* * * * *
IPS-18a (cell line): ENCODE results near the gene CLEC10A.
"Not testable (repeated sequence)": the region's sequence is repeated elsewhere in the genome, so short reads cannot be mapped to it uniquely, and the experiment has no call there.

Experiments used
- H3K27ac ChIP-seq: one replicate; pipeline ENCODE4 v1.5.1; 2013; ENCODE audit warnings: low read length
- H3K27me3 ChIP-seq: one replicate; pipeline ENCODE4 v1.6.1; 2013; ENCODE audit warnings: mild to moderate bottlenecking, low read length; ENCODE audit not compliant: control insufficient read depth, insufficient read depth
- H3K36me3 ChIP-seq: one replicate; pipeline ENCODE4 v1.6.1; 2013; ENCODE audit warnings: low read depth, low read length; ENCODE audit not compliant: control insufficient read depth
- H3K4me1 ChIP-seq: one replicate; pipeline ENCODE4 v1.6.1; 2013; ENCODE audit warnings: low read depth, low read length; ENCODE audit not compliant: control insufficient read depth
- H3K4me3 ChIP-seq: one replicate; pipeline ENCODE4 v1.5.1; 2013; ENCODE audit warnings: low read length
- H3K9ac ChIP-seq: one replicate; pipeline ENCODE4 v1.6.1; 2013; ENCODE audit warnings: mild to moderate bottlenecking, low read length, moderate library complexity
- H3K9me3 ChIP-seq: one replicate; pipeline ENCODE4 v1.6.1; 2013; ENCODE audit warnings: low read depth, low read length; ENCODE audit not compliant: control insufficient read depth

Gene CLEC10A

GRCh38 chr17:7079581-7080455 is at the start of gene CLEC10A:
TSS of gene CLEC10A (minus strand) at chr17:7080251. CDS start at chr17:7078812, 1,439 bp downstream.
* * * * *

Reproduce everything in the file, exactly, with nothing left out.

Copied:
IPS-18a (cell line): ENCODE results near the gene CLEC10A.
"Not testable (repeated sequence)": the region's sequence is repeated elsewhere in the genome, so short reads cannot be mapped to it uniquely, and the experiment has no call there.

Experiments used
- H3K27ac ChIP-seq: one replicate; pipeline ENCODE4 v1.5.1; 2013; ENCODE audit warnings: low read length
- H3K27me3 ChIP-seq: one replicate; pipeline ENCODE4 v1.6.1; 2013; ENCODE audit warnings: mild to moderate bottlenecking, low read length; ENCODE audit not compliant: control insufficient read depth, insufficient read depth
- H3K36me3 ChIP-seq: one replicate; pipeline ENCODE4 v1.6.1; 2013; ENCODE audit warnings: low read depth, low read length; ENCODE audit not compliant: control insufficient read depth
- H3K4me1 ChIP-seq: one replicate; pipeline ENCODE4 v1.6.1; 2013; ENCODE audit warnings: low read depth, low read length; ENCODE audit not compliant: control insufficient read depth
- H3K4me3 ChIP-seq: one replicate; pipeline ENCODE4 v1.5.1; 2013; ENCODE audit warnings: low read length
- H3K9ac ChIP-seq: one replicate; pipeline ENCODE4 v1.6.1; 2013; ENCODE audit warnings: mild to moderate bottlenecking, low read length, moderate library complexity
- H3K9me3 ChIP-seq: one replicate; pipeline ENCODE4 v1.6.1; 2013; ENCODE audit warnings: low read depth, low read length; ENCODE audit not compliant: control insufficient read depth

Gene CLEC10A

GRCh38 chr17:7079581-7080455 is at the start of gene CLEC10A:
TSS of gene CLEC10A (minus strand) at chr17:7080251. CDS start at chr17:7078812, 1,439 bp downstream.